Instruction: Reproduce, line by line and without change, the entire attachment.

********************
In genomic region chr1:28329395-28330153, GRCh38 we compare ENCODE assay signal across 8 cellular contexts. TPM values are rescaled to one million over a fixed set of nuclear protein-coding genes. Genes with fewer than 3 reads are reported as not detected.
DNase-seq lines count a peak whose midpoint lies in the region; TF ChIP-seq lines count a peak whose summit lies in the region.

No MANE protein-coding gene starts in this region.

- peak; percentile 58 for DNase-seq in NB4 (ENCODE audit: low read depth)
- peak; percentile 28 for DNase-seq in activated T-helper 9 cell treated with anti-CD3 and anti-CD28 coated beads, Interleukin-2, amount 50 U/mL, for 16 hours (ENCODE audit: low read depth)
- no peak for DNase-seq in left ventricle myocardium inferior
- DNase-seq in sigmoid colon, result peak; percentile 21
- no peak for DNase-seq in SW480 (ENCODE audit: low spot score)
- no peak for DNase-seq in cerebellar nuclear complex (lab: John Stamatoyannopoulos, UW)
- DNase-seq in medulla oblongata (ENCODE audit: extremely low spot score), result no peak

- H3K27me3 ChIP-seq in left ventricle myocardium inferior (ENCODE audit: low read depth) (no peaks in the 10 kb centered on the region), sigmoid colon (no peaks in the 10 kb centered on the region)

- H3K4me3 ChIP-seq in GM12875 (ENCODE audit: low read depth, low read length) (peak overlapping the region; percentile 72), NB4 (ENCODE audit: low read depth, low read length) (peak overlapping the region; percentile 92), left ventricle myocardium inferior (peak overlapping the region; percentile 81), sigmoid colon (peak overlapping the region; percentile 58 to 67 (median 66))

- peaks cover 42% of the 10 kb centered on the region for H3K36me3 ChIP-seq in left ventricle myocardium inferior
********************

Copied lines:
In genomic region chr1:28329395-28330153, GRCh38 we compare ENCODE assay signal across 8 cellular contexts. TPM values are rescaled to one million over a fixed set of nuclear protein-coding genes. Genes with fewer than 3 reads are reported as not detected.
DNase-seq lines count a peak whose midpoint lies in the region; TF ChIP-seq lines count a peak whose summit lies in the region.

No MANE protein-coding gene starts in this region.

- peak; percentile 58 for DNase-seq in NB4 (ENCODE audit: low read depth)
- peak; percentile 28 for DNase-seq in activated T-helper 9 cell treated with anti-CD3 and anti-CD28 coated beads, Interleukin-2, amount 50 U/mL, for 16 hours (ENCODE audit: low read depth)
- no peak for DNase-seq in left ventricle myocardium inferior
- DNase-seq in sigmoid colon, result peak; percentile 21
- no peak for DNase-seq in SW480 (ENCODE audit: low spot score)
- no peak for DNase-seq in cerebellar nuclear complex (lab: John Stamatoyannopoulos, UW)
- DNase-seq in medulla oblongata (ENCODE audit: extremely low spot score), result no peak

- H3K27me3 ChIP-seq in left ventricle myocardium inferior (ENCODE audit: low read depth) (no peaks in the 10 kb centered on the region), sigmoid colon (no peaks in the 10 kb centered on the region)

- H3K4me3 ChIP-seq in GM12875 (ENCODE audit: low read depth, low read length) (peak overlapping the region; percentile 72), NB4 (ENCODE audit: low read depth, low read length) (peak overlapping the region; percentile 92), left ventricle myocardium inferior (peak overlapping the region; percentile 81), sigmoid colon (peak overlapping the region; percentile 58 to 67 (median 66))

- peaks cover 42% of the 10 kb centered on the region for H3K36me3 ChIP-seq in left ventricle myocardium inferior